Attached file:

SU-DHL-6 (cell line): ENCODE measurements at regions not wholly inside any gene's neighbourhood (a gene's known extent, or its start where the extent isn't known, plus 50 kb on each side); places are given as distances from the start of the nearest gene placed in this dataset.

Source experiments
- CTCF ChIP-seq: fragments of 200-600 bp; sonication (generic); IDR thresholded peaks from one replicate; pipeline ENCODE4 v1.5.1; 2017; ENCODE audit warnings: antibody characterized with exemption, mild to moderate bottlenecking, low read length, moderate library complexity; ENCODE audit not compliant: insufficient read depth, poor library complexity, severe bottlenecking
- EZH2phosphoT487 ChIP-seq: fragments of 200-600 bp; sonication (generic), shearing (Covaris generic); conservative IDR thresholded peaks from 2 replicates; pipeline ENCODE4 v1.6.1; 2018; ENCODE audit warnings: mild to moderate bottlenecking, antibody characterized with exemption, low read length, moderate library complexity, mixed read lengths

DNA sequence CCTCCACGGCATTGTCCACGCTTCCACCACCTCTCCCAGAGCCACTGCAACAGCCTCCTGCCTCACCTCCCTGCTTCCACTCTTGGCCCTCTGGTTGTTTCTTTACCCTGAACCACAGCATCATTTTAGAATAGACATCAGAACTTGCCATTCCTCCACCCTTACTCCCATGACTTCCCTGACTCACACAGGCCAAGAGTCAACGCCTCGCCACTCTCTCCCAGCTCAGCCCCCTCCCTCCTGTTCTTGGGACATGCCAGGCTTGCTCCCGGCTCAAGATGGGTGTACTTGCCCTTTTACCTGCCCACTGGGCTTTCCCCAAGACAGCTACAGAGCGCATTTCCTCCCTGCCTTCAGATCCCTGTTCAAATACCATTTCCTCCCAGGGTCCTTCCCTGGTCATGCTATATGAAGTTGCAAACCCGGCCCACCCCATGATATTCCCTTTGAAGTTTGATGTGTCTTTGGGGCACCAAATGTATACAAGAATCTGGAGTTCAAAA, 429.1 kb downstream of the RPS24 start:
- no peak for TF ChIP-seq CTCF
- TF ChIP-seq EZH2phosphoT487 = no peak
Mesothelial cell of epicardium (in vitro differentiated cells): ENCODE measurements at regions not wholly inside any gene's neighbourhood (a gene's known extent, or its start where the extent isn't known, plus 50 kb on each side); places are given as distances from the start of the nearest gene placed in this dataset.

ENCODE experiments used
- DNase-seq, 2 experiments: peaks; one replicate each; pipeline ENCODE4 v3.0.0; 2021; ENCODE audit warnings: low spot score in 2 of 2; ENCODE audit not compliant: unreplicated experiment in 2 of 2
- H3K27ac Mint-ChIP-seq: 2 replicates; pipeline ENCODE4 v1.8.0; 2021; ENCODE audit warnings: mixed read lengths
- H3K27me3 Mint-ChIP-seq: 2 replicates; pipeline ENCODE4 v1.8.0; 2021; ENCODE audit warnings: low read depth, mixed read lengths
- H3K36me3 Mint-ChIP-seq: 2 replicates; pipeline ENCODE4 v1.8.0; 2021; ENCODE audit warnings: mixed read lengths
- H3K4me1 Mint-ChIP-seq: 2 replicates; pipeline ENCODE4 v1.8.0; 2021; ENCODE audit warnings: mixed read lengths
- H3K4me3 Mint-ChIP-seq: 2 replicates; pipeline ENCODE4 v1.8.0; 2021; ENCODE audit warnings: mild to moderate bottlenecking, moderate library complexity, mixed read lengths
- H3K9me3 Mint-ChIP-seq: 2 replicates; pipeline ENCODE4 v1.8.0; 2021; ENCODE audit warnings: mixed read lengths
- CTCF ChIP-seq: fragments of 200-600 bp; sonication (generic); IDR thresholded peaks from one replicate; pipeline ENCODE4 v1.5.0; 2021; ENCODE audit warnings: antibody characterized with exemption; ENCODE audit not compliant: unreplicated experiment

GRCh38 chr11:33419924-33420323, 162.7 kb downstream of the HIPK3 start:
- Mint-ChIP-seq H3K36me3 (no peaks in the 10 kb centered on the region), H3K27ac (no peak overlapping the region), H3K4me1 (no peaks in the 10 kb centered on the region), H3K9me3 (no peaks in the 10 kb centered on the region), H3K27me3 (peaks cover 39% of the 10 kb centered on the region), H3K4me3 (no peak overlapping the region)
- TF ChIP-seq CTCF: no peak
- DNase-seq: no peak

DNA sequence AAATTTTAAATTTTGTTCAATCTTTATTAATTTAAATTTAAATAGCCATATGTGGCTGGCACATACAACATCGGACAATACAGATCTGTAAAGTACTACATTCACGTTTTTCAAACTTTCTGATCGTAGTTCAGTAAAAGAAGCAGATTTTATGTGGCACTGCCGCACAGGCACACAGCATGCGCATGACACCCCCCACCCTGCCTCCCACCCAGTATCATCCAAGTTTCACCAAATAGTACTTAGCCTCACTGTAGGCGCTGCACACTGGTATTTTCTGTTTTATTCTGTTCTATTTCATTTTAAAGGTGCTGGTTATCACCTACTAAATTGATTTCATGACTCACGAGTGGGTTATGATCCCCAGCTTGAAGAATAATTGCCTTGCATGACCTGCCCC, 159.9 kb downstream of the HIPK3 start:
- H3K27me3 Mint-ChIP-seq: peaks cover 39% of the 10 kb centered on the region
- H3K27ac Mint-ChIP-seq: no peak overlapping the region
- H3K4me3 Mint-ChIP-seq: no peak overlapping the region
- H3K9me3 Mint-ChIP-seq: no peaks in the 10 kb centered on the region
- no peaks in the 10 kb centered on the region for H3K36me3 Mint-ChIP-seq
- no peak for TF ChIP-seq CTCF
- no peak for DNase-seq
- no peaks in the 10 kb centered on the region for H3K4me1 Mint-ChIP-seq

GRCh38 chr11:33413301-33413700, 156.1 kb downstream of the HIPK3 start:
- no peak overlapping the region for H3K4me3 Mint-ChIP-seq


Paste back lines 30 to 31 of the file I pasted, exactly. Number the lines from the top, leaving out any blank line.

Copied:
- no peaks in the 10 kb centered on the region for H3K4me1 Mint-ChIP-seq

GRCh38 chr11:33413301-33413700, 156.1 kb downstream of the HIPK3 start: